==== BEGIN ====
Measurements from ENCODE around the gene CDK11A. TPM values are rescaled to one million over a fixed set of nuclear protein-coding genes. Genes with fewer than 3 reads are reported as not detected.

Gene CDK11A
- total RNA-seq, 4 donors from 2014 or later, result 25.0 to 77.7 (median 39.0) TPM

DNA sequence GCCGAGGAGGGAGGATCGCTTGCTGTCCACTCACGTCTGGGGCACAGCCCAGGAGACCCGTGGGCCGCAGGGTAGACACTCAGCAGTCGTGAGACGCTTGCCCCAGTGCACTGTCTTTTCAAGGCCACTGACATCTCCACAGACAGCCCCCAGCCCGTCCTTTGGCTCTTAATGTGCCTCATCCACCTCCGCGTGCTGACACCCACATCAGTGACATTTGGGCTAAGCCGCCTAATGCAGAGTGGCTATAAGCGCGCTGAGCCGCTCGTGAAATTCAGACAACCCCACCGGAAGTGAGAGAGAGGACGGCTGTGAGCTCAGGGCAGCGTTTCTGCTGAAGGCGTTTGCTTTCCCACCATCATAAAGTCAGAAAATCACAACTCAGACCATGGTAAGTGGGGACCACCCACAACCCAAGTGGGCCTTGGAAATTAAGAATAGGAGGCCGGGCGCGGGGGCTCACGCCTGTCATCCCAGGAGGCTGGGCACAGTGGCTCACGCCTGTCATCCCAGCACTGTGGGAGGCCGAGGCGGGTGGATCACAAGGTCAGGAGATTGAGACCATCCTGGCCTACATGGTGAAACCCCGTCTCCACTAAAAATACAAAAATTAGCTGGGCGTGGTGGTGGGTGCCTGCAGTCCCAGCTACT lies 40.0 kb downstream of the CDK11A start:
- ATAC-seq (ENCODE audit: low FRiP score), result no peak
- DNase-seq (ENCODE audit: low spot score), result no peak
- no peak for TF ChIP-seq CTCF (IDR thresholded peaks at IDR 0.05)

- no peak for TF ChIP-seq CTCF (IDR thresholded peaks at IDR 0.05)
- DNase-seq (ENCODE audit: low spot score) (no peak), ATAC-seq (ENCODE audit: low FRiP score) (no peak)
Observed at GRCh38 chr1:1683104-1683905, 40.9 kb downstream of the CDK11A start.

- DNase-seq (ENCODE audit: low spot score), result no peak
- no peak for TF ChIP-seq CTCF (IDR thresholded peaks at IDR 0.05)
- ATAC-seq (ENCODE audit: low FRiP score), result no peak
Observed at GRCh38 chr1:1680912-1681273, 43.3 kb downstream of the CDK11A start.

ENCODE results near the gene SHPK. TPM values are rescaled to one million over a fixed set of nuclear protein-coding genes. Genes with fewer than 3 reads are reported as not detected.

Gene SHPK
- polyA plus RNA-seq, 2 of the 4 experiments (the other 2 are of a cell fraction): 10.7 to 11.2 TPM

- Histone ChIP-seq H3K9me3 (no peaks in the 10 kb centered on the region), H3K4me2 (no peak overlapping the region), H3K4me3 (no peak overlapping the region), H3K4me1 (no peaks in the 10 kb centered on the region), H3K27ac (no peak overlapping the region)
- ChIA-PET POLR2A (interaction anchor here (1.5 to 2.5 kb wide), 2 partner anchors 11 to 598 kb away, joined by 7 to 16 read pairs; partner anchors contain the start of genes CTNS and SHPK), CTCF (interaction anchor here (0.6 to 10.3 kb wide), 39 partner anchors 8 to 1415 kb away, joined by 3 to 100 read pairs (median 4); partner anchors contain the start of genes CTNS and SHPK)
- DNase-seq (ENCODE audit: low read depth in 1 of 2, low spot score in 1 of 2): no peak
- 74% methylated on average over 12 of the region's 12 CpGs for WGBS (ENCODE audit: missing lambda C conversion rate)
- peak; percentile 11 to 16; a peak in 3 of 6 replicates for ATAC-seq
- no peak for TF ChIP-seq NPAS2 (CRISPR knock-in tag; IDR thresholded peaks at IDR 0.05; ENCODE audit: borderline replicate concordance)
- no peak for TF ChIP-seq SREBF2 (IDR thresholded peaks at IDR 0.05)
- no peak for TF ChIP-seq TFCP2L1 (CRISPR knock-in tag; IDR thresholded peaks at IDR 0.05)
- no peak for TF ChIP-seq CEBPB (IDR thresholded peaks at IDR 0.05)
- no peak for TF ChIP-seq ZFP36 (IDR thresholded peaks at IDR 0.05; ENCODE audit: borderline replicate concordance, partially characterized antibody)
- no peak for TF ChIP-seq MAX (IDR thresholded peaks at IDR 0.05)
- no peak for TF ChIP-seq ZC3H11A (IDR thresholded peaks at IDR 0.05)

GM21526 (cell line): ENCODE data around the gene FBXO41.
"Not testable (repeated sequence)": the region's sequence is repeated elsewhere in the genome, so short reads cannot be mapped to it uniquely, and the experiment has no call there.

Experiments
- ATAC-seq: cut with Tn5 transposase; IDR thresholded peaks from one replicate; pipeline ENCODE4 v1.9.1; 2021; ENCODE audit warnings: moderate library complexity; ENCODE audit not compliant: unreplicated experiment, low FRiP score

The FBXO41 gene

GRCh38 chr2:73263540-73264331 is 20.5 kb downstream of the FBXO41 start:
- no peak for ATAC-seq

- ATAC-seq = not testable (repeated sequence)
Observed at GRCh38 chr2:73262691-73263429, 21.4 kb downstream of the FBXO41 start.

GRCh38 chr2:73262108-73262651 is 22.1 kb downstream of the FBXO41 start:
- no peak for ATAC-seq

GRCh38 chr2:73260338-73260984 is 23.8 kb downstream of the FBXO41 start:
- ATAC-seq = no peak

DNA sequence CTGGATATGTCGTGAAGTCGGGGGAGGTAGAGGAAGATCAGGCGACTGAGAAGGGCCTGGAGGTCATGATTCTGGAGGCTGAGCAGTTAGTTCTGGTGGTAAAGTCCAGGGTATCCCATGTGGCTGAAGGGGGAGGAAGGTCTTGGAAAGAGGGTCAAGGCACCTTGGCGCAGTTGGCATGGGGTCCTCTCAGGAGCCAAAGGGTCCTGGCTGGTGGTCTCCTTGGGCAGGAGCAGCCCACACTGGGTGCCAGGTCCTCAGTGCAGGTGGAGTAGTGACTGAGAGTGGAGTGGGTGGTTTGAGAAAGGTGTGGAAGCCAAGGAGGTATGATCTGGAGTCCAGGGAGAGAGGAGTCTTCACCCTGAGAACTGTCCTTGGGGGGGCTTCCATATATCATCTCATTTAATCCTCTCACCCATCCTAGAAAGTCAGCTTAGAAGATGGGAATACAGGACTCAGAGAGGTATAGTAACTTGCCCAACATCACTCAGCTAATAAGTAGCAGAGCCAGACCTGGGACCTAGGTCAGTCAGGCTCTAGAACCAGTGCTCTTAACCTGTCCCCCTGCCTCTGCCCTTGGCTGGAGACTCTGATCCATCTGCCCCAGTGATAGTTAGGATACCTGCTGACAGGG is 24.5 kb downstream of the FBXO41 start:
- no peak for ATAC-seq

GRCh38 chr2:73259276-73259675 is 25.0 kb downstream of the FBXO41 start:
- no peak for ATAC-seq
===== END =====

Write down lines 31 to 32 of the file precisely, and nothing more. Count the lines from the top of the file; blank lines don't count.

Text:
"Not testable (repeated sequence)": the region's sequence is repeated elsewhere in the genome, so short reads cannot be mapped to it uniquely, and the experiment has no call there.

Experiments